Friday, 20 December 2013

Antarctica May Have A New Type of ice: Diamonds

(Reuters) - A kind of rock that often contains diamonds has been found in Antarctica for the first time, hinting at mineral riches in the vast, icy continent -- where mining is banned.

No diamonds were found, but researchers said they were confident the gems were there.
A 1991 environmental accord banned mining for at least 50 years under the Antarctic May Have Treaty that preserves the continent for scientific research and wildlife, from penguins to seals.

Writing in the journal Nature Communications, an Australian-led team reported East Antarctic deposits of kimberlite, a rare type of rock named after the South African town of Kimberley famed for a late 19th century diamond rush.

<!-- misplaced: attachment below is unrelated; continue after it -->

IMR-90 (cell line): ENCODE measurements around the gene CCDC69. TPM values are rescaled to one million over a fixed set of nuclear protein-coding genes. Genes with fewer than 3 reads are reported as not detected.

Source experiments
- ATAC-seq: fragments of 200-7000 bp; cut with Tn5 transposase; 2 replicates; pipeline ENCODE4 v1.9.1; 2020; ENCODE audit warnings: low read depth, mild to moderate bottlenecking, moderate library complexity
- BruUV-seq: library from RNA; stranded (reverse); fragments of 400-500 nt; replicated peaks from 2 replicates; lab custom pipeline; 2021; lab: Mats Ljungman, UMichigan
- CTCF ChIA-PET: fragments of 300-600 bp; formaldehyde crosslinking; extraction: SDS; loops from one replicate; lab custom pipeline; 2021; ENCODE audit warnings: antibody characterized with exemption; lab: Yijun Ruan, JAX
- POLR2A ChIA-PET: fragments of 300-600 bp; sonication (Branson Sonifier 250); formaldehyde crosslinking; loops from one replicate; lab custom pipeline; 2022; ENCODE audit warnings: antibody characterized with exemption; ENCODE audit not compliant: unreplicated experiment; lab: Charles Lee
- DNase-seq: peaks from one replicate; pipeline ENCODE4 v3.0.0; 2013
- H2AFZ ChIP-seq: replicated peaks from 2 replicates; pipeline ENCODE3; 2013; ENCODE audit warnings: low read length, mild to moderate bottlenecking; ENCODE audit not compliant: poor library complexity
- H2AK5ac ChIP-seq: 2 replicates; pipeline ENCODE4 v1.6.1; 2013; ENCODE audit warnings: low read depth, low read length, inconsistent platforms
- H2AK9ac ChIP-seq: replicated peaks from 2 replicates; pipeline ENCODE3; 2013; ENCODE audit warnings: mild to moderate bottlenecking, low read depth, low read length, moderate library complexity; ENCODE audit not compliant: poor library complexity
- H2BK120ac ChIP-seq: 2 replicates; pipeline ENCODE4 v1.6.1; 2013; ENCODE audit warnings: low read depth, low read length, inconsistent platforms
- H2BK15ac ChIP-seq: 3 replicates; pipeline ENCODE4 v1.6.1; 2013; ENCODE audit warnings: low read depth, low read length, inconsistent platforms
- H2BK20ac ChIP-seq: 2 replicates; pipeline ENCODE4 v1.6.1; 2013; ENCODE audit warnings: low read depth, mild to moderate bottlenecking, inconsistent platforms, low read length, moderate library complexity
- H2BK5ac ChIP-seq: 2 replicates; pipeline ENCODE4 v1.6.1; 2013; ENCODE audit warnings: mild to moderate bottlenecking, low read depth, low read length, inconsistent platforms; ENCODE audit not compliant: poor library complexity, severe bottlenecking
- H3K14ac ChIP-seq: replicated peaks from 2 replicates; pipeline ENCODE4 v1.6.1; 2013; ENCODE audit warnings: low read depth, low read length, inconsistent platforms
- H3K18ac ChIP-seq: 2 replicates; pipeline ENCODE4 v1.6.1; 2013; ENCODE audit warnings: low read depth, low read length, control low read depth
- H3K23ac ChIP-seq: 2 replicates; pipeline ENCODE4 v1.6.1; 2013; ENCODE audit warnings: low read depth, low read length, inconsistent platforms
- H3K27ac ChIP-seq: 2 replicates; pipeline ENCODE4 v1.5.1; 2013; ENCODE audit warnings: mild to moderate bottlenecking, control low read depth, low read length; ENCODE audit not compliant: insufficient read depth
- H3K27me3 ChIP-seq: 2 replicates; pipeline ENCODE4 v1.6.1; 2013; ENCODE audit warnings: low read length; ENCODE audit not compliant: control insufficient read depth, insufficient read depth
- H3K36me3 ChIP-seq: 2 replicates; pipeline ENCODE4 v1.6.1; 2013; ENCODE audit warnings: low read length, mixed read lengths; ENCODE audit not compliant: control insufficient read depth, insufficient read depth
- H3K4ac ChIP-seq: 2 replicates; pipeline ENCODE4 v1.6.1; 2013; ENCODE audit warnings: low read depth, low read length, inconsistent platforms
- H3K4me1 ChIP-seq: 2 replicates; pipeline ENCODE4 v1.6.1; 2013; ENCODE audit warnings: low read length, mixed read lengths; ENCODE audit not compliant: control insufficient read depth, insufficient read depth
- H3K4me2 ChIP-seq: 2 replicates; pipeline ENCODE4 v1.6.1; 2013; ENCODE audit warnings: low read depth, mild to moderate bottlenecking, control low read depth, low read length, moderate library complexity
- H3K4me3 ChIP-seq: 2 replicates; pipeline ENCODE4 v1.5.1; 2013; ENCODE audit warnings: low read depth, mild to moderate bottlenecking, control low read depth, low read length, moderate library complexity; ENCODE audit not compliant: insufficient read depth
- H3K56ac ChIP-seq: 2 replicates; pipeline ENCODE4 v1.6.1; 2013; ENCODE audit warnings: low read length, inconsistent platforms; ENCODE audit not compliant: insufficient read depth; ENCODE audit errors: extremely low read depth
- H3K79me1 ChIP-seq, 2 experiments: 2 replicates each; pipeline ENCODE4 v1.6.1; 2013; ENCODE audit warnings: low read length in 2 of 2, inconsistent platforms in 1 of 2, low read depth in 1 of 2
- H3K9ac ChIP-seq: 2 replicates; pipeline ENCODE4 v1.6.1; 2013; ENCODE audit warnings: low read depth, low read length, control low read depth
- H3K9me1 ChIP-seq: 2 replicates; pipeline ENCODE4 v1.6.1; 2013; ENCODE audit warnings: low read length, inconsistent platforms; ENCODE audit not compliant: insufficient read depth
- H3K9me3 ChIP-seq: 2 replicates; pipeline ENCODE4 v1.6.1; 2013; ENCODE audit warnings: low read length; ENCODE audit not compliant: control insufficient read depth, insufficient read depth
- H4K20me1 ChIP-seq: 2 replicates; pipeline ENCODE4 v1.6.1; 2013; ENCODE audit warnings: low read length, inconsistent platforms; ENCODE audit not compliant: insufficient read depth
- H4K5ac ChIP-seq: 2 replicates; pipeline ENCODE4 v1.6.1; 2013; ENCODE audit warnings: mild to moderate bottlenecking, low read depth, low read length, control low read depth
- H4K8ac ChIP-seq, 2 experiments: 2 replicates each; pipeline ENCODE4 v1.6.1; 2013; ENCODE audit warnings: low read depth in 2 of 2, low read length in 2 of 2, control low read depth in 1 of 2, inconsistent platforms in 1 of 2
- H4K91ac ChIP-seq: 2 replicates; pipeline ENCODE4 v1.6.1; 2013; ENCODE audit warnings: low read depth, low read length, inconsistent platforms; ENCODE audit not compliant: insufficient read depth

"These rocks represent the first reported occurrence of genuine kimberlite in Antarctica," they wrote of the finds around Mount Meredith in the Prince Charles Mountains.

Diamonds are formed under immense heat and pressure around 160 kilometers below ground in the molten rock of Earth’s mantle. Millions of years later, they are brought to the surface in powerful eruptions and preserved in the distinctive igneous rock formations called kimberlites.

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